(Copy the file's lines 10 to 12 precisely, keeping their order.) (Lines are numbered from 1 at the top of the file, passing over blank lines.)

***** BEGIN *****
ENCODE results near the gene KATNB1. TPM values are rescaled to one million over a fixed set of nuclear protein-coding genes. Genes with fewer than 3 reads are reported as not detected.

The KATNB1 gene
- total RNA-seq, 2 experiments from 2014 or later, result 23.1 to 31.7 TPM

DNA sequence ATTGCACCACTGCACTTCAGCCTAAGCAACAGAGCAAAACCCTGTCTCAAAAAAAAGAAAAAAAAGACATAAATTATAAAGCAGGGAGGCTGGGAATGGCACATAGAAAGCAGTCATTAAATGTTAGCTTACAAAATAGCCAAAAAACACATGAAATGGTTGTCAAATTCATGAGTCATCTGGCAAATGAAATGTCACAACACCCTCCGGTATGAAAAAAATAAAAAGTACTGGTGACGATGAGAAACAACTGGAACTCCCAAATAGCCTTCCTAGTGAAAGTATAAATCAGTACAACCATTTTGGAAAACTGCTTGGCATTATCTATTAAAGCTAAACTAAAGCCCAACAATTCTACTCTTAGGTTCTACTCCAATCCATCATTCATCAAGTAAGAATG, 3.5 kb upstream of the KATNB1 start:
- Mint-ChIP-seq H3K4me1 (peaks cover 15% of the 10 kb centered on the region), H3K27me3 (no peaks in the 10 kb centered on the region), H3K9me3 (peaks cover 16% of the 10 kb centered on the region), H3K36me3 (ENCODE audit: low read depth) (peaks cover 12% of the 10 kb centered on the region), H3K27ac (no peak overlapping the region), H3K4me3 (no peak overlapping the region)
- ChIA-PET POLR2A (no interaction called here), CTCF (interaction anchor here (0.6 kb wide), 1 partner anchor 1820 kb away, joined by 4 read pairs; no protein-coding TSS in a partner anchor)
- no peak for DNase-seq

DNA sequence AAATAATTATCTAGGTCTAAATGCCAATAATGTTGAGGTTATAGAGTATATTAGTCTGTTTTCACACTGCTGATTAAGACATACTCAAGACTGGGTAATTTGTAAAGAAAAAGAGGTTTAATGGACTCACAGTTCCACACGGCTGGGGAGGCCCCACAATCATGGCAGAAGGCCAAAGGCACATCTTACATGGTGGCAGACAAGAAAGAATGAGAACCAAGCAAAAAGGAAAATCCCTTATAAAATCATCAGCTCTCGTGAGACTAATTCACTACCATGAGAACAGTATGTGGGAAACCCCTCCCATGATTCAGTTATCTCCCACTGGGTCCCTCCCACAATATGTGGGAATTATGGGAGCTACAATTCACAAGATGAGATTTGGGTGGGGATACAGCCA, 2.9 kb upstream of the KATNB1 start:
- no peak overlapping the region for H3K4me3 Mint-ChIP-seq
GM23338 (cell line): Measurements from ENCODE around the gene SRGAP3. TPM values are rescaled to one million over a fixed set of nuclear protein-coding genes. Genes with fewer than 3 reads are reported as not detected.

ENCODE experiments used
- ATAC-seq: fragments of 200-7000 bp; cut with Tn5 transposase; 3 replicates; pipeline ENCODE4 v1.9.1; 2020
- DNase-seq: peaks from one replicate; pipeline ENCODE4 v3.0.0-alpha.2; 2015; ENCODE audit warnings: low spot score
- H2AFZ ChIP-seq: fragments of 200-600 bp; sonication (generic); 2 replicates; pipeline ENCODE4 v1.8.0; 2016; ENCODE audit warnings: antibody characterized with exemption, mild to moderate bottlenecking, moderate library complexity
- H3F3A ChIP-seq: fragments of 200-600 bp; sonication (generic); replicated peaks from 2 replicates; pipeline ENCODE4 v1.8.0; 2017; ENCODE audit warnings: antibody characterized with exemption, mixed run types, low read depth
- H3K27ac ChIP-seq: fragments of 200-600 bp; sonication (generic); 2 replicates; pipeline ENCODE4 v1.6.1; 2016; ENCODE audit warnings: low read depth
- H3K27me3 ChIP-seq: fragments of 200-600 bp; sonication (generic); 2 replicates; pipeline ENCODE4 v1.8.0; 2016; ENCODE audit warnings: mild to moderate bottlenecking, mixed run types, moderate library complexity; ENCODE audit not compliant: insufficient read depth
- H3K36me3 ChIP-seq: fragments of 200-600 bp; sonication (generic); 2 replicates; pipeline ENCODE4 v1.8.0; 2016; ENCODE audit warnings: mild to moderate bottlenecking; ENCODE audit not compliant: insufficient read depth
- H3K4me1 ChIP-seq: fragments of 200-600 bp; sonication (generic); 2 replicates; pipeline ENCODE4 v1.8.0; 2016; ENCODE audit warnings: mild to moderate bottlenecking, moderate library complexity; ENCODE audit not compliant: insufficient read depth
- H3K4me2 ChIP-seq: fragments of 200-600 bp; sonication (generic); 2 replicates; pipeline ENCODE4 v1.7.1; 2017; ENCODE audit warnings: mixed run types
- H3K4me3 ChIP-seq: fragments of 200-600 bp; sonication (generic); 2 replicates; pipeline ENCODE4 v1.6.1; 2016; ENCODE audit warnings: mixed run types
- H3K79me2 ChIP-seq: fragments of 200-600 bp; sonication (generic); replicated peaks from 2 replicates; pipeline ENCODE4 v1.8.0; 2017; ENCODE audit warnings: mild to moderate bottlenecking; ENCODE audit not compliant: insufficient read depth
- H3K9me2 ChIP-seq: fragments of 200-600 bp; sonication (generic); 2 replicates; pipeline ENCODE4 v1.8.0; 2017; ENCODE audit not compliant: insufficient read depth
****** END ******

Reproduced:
GM23338 (cell line): Measurements from ENCODE around the gene SRGAP3. TPM values are rescaled to one million over a fixed set of nuclear protein-coding genes. Genes with fewer than 3 reads are reported as not detected.

ENCODE experiments used
- ATAC-seq: fragments of 200-7000 bp; cut with Tn5 transposase; 3 replicates; pipeline ENCODE4 v1.9.1; 2020